The “Good wife”

What makes one qualified to be labelled a good wife?

Most of our beliefs are shaped by society’s expectations. We have been conditioned since childhood to conform within a certain set of rules, as women, in order to be identified, picked or otherwise “chosen” by men so as to earn the title of not only a wife but a good wife at that(apparently there is a difference). Traditionally, as we approach our thirties, we start to panic and by we, I mean women. Society heaps pressure upon pressure for us to settle down, get married and procreate. Our parents stop giving subtle hints and go straight for the jugular. Everyone starts insinuating that there must be something wrong with you if in your thirties you are unmarried and have no offspring. We are consistently told that we should ask for little and accept less. We’re labelled gold-diggers if we so much as dare desire partners who are financially stable.And we’re regularly told that the things we desire are out of reach, that we should just find a man willing to marry us and we will “grow” together. The underlying suggestion is that we should lower our expectations if we hope to find/ keep a man.
As a young, independent African woman, I used to think all those were myths. I would blaze my own trail. As I approached my thirties though, I started getting those side glances, aunties dropping hints like’time waits for no man’ and ‘you still haven’t met Mr.Right?’ Looking at those married aunties and peers did not make me want to get married at all. They looked worn out and defeated,somehow resigned to the fate of being “the good wife”.The definition of a good wife according to them,is the pillar that holds a man down, devoting her life to proving her worth to him regardless of how badly he treats her,the pay off being carrying his last name and bearing his offspring.The man is free to come and go as he pleases, no questions asked, and their consolation is that he still comes home to them at the end of the day. Surely that must mean that they are special,right? Marriage,mind you, doesn’t necessarily mean that you get a ring and a piece of paper from the government(this you must earn) . Mostly what we are referring to as marriage in this context is someone visiting your parents to introduce themselves and thereafter promptly installing you in their house.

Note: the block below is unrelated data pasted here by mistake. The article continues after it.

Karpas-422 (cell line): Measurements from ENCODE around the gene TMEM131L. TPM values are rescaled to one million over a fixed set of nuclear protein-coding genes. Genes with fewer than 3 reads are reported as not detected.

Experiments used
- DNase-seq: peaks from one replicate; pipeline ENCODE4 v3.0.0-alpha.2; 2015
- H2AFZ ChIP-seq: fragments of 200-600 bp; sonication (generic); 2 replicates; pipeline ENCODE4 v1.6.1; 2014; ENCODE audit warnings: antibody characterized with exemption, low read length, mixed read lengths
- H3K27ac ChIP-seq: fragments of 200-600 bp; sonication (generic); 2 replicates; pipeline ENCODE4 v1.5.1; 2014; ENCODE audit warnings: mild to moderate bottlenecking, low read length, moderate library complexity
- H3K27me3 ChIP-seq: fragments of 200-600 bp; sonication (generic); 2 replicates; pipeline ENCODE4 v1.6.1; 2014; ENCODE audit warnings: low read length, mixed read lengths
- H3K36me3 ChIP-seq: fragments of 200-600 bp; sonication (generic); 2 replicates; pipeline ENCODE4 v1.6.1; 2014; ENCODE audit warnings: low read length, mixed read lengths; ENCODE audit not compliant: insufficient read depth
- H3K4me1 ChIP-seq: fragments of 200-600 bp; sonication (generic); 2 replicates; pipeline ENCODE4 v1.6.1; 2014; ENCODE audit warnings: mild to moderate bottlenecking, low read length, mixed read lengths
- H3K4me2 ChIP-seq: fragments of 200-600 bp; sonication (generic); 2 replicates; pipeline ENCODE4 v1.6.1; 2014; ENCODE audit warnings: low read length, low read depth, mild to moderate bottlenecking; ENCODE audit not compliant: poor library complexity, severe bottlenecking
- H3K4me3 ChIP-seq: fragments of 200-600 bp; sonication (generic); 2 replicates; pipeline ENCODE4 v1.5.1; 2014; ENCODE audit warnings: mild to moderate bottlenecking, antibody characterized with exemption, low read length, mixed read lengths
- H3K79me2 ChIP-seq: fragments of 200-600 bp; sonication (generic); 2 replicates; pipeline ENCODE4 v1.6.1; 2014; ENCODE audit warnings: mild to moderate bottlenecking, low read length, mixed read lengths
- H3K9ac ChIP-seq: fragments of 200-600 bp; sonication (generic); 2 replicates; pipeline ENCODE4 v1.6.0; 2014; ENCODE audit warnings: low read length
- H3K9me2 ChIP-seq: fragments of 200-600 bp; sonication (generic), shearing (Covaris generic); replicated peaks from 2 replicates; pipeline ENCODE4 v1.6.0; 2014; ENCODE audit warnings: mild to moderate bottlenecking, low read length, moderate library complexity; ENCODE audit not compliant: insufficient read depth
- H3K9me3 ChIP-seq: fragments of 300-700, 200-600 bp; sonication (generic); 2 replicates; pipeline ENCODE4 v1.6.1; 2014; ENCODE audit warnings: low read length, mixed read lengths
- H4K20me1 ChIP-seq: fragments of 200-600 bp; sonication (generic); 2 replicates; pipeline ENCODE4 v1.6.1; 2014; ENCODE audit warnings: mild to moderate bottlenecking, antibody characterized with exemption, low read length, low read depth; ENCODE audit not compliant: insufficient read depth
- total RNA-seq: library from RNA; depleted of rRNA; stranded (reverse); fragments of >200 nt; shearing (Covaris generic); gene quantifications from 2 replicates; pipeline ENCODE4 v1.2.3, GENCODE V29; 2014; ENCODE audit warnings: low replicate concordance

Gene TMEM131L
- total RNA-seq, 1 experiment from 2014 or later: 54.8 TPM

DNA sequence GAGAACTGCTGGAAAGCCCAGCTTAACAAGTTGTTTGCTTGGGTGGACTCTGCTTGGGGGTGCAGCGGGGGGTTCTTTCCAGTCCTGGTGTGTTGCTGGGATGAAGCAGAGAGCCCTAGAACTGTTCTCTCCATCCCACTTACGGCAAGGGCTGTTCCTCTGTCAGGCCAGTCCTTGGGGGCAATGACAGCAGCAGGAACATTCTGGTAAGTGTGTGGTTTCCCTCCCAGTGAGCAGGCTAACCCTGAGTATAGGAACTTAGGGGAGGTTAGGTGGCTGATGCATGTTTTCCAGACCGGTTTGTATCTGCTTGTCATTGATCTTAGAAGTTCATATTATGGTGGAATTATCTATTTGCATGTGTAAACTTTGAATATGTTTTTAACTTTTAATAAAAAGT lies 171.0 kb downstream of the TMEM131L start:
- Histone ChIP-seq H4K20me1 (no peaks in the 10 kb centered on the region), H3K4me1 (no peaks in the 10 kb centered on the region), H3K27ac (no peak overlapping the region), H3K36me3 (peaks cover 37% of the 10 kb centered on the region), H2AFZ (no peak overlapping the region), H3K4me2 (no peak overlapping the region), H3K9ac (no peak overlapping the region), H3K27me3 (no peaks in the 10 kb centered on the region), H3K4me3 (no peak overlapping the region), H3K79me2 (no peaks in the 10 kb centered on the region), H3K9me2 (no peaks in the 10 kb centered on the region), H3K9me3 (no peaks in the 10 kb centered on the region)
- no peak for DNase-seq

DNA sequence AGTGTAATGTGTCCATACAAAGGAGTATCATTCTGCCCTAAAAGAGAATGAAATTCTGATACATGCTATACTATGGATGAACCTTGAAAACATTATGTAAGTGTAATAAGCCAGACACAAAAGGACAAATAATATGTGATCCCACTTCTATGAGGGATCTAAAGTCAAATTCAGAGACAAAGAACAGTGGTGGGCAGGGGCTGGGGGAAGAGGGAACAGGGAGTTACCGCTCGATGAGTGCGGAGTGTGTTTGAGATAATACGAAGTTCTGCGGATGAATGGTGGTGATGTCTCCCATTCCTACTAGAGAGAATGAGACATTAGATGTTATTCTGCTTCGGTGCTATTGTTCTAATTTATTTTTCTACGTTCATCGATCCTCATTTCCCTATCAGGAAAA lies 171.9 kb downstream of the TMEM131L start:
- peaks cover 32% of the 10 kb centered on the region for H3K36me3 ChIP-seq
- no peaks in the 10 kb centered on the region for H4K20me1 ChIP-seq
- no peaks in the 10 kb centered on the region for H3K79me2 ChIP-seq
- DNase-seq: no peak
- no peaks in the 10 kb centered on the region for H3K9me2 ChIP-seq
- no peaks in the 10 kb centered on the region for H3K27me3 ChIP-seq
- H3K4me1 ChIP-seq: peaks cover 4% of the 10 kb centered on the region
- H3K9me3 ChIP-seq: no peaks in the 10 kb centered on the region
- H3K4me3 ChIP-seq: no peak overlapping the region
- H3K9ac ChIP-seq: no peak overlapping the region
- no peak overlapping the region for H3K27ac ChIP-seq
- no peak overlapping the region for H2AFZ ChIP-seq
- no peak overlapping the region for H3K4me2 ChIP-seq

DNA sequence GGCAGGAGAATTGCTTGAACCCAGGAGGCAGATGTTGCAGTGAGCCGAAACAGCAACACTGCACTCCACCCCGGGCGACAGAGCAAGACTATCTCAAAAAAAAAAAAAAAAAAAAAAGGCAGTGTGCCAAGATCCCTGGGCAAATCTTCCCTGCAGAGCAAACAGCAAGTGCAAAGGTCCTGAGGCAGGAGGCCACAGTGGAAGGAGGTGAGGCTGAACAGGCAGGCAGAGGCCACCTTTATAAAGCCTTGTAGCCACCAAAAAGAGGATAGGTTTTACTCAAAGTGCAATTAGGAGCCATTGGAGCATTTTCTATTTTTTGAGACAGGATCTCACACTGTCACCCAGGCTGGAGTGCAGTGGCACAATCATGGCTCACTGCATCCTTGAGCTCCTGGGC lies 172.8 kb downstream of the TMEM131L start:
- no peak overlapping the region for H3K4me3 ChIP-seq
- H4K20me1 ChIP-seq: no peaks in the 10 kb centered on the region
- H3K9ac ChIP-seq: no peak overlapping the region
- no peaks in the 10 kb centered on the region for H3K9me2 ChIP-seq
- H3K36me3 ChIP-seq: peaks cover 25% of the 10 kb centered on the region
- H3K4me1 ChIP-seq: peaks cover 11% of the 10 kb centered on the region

There’s a reason marriage is a social concession for men but a social achievement for women.And maybe the reason is that these relationships were never intended to be mutually beneficial. I am reminded of a friend and former schoolmate who once came to crying and dejected. She got “married”( read installed) by a man soon after we cleared campus. She shared stories of how he beat her incessantly almost to the point of blacking out on a daily basis. All because she was no longer contributing to the financial pot in the house any more and also because she was “unable” to give him a child, therefore,she was useless to him as far as he was concerned.The thing is, when they met,she was working in a big NGO earning a lot of money.A University graduate unencumbered by the burden of being a single mum as most ladies tend to be by the time they finish campus(myself included).He was sure he had hit the jackpot! He hurriedly arranged to make a social call to her parents and after the usual introductions and a small token he installed her in his house as his wife.Fast forward a few years later, her contract was terminated and she was unable to get another job even as the savings swindled. Almost overnight,she became a burden. While initially, it did not bother him that she was unable to conceive, now it became a source of constant fighting. By the time we met and she narrated her ordeal to me,she was depressed and felt utterly worthless.I offered to host her in my home for a short while to give her a soft landing so that she could either find a job,or go back to her parents home. After a couple of months of hosting her,I had a talk with her and requested her to go back to her parents home seeing as jobs were not forthcoming and it was becoming increasingly difficult to feed her as well as my children much longer without taking away from the kids(I was a single mum by then). That’s when things turned ugly and she accused me of breaking her marriage up!She packed her stuff and tearfully went back to her husband. It tore me up that she made a decision to go back to a bad situation,rather than face her parents and relatives and let them know she could not take it anymore. Apparently, she had tried to confide in her mum about the abuse before reaching out to me,and the mum told her that is just how marriage works.

I have nothing against marriage, by the way,seeing as I am married myself.But I believe that if women are going to get married anyway, knowing the demands society puts on us both as women and as wives, we must do so under the best circumstances for us. Marriage already requires a lot from the woman,at the very least, it should be mutually beneficial.If we keep allowing ourselves to be convinced that love is all we need, that a piece of a man is better than no man at all, we’ll continue to accept relationships that lack purpose and reciprocity. Marriage is about sickness and health, yes, good times and bad, absolutely. But marriage, at its core, is a legally binding agreement intended to offer equal social benefits to a team of two people who agree to work together for the betterment of themselves and society. It’s not a charitable act and it’s certainly not favour.I hope we continue to raise a nation of strong women who know their worth and are not afraid to ask for their fair share.As a mother of girls, I plan to empower them to achieve what we have been told over and over again is impossible for women.